Note: This write-up has been rewritten and republished to reflect the updated rules.
Greetings, fellow Happy Hunters! The trading week is done, so let’s take stock of how the two Variants of the Happy Hunter Price Action Trading System fared this past week, shall we?
By the way, I’ve rewritten and republished the monthly evaluation to reflect the updated rules. If you’re interested to know how the two Variants fared under the new rules, then click on the link below.
Anyhow, below are the topics that we’ll be covering in today’s update:
- Must-Read For New Readers
- The Fixed TP Variant’s Trade Details
- The Trailing Variant’s Trade Details
- This Week’s Performance
- The “Bigger Picture”
If you’re a regular reader, then you may wanna use the relevant jump links above to go directly to the actual review.
But if you’re a new reader, then I insist that you read up on that part. Look! It’s right below. So go ahead and read it. Please?
Must-Read For New Readers
If you’re a first-time reader who stumbled across this write-up for some unknown reason, and you have no idea what this is all about, then just know that I crafted a purely mechanical trading system, pursuant to My 2018 Trading Resolution.
If that piques your interest and if you may wanna know more, then click on the links below to read about and understand the rules of the system.
- Updated: The Happy Hunter Price Action System (Fixed TP Variant)
- Updated: The Happy Hunter Price Action System (Trailing Variant)
However, let me just give these statements/disclaimers:
Firstly, I make no claim to the profitability of this system (I’m forward testing it after all), so if you use the system to trade real money without doing your own tests, that’s on you, whether you lose money or get lucky and make money
Secondly, there’s no central exchange for the forex market, so there may be discrepancies in our data feed, and it’s highly probable that I may have a valid signal based on my charts where none exist on yours (and vice versa)
Also, here are the parameters/assumptions for my tests, just in case you wanna follow along:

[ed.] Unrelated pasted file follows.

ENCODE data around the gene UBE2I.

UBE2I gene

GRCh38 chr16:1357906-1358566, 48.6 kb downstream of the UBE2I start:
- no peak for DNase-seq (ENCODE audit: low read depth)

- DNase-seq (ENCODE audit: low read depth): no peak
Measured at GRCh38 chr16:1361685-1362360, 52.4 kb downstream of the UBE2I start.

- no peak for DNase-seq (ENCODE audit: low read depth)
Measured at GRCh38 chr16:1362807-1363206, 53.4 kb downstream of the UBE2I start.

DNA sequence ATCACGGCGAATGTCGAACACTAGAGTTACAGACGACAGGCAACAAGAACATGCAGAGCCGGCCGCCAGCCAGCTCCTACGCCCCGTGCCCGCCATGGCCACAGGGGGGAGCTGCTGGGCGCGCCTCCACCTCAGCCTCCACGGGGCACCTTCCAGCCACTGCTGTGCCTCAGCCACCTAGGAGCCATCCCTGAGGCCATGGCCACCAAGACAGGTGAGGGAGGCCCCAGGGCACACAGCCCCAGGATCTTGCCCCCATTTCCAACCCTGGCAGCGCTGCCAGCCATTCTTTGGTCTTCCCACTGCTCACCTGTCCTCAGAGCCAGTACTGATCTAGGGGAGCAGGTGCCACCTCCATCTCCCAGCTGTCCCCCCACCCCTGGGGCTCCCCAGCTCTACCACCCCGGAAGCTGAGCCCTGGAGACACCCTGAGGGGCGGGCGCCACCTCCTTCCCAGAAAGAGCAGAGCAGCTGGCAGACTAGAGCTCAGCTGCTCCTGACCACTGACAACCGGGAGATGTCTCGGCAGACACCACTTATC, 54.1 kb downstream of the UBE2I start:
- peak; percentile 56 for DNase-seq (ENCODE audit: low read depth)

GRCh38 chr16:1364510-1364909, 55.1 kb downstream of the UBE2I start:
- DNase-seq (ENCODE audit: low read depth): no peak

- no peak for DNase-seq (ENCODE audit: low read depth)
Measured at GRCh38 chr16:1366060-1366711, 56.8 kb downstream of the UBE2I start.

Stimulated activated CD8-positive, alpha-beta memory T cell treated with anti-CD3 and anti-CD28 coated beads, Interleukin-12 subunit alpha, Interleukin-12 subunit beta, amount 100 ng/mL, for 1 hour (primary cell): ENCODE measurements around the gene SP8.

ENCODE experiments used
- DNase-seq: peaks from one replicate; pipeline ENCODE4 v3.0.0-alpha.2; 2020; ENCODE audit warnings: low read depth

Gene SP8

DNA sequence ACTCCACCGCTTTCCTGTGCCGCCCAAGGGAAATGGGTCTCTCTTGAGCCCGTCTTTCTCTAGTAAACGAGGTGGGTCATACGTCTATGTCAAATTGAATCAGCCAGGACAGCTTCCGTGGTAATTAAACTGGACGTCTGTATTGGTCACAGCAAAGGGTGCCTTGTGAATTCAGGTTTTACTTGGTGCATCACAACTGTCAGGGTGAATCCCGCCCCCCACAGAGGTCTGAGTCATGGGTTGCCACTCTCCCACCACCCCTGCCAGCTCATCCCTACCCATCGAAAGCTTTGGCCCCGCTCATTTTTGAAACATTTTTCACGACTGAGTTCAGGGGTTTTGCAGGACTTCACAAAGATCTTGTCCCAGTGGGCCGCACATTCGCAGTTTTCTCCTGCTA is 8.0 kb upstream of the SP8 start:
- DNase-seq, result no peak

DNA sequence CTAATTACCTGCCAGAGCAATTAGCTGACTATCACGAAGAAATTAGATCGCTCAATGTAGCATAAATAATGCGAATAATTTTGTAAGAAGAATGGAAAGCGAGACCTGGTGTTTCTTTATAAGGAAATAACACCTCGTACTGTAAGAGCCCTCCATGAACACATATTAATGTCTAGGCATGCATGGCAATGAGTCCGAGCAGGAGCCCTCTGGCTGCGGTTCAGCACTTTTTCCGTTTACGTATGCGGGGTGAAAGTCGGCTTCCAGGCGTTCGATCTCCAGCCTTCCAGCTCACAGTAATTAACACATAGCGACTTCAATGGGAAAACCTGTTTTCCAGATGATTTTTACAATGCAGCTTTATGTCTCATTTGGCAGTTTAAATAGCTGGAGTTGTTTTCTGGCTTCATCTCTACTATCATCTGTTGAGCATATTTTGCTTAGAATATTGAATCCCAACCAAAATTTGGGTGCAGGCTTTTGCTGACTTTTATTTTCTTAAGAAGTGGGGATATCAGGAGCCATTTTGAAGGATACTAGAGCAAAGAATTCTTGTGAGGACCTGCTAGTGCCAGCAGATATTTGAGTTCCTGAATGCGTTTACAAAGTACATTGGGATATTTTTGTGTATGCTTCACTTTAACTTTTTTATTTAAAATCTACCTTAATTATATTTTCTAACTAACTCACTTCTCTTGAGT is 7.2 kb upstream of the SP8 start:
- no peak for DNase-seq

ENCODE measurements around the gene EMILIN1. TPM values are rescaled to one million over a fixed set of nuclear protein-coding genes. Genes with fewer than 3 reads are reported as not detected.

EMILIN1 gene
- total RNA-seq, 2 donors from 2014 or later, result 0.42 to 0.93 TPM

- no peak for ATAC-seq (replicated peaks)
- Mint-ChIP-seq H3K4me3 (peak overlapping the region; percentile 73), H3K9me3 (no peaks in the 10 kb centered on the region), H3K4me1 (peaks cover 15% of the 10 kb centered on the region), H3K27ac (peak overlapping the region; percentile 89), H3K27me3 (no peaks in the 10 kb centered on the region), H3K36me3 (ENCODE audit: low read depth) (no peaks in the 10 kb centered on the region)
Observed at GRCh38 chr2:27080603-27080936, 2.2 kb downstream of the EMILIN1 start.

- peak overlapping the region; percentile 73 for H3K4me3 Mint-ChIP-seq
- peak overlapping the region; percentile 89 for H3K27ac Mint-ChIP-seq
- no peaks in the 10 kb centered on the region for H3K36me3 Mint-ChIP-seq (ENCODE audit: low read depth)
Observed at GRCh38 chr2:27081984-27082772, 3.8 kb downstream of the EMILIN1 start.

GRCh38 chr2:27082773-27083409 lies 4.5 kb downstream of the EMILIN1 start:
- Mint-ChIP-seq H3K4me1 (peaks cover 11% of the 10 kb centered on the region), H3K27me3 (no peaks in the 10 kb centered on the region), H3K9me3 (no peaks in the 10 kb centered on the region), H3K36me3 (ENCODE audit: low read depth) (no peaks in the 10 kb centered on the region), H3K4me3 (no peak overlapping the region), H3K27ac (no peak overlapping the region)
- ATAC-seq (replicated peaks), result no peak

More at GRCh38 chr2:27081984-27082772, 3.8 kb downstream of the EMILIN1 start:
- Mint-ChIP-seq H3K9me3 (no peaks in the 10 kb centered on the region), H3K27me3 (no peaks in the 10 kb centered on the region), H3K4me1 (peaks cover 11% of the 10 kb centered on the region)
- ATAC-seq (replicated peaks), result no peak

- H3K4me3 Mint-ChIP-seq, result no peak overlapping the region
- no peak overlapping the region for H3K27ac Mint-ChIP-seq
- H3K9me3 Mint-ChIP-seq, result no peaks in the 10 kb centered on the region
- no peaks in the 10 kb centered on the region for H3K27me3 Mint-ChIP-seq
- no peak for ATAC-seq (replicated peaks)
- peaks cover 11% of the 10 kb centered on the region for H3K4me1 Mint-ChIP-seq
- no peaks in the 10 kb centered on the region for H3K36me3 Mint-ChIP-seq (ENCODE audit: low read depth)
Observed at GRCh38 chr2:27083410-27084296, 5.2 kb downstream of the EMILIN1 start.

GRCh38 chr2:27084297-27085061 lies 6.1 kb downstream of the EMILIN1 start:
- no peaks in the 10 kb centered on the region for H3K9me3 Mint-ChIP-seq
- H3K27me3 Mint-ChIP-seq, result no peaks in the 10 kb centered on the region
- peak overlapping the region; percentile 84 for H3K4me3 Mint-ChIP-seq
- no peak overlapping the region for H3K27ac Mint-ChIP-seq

- Currency pair for the tests is GBP/NZD and only GBP/NZD
- We only use the 1-hour chart to trade
- Trading day begins at 12:00 am GMT+2 and ends at 11:00 pm GMT+2
- Starting account balance is $10,000
- Max risk per trade is $50 or 0.50% of starting account
- The lot size is variable, so learn to use (and love) the Position Size Calculator
- As I’ve been stressing since I laid down my plans in My 2018 Trading Resolution, I’m assuming a fixed spread of 12-pips in all my tests; this system was designed with strict cost control in mind, so variable/floating spread wasn’t even considered
- In cases where there are weekend gaps that would make the trade invalid (i.e. the market opens way beyond the TP or SL level), it’s assumed that the broker cancels pending orders, just like most of them usually do in real world conditions
- But for orders that were filled before the weekend gaps, it’s assumed that we get out at TP (even if the gap greatly favors the trade) or at SL (even if the gap is not in favor of the trade) because it’s assumed that the broker guarantees our exit levels, well, that or it’s assumed that we complain and/or threaten to close out our account with the broker
With all of that out of the way, it’s time to finally discuss how the week went.
Below you’ll find charts of each trading day of the week. And if you’re wondering what the numbers on the charts are about, they refer to the trade #, based on the chronological order when the signal was generated, not necessarily when the trade was opened or closed. And the details of each trade are contained in the table after the charts. Just scroll down.
The Fixed TP Variant’s Trade Details
The Trailing Variant’s Trade Details
This Week’s Performance
Trading conditions were very favorable during the past week, especially the high volatility days on February 28, March 1, and March 2.
And as a result, the Fixed TP Variant captured 3.83% in gains this week (+3.51% under the old rules) while winning 69.57% of trades and losing only in 30.43% of them, which is a very good performance.
The favorable trading conditions, especially the long downtrend from February 28 until March 2, also gave the Trailing Variant a boost, allowing it to capture 3.12% in gains (+3.07% under the old rules).
Do note that the Trailing Variant’s 3.12% gain is lower than the Fixed TP Variant’s 3.83% return for the week.
And the Trailing Variant underperformed the Fixed TP variant because of the choppy price action on February 26 and because the Trailing Variant’s bullish positions on March 2 (trades # 3, 4, 5, 7, 8) were all taken out below their respective TP levels when trade # 9’s sell stop order was triggered.
The “Bigger Picture” View
The Fixed TP Variant’s 3.83% gain this week more than doubled the system’s total return from +3.31% to +7.15%, which is pretty sweet.
The Trailing Variant, meanwhile, finally clawed its way back to breakeven last week but is in positive territory again, thanks to this week’s sweet 3.12% return.
Hopefully, trading conditions continue to be favorable. It would be even better if we see more price action similar to the strong downtrend from February 28 until March 2, since the Trailing Variant usually easily beats the Fixed TP Variant when GBP/NZD trends well, which is just natural, given the design philosophies behind each variant.
Okay, that’s all for today.
As always, I enjoy your feedback. So if you have any questions, or if you see a possible error in my work somewhere, or if you just want to say “hi” then don’t be shy and write a comment down below!
This content is strictly for informational purposes only and does not constitute as investment advice. Trading any financial market involves risk. Please read our Risk Disclosure to make sure you understand the risks involved.